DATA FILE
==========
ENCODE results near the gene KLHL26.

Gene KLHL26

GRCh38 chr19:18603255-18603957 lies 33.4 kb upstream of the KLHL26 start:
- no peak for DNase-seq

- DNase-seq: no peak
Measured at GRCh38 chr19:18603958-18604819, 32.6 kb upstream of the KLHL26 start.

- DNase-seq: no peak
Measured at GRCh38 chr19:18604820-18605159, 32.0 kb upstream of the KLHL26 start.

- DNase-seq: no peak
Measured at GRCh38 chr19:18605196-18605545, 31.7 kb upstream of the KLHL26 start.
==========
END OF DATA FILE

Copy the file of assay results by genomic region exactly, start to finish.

ENCODE results near the gene KLHL26.

Gene KLHL26

GRCh38 chr19:18603255-18603957 lies 33.4 kb upstream of the KLHL26 start:
- no peak for DNase-seq

- DNase-seq: no peak
Measured at GRCh38 chr19:18603958-18604819, 32.6 kb upstream of the KLHL26 start.

- DNase-seq: no peak
Measured at GRCh38 chr19:18604820-18605159, 32.0 kb upstream of the KLHL26 start.

- DNase-seq: no peak
Measured at GRCh38 chr19:18605196-18605545, 31.7 kb upstream of the KLHL26 start.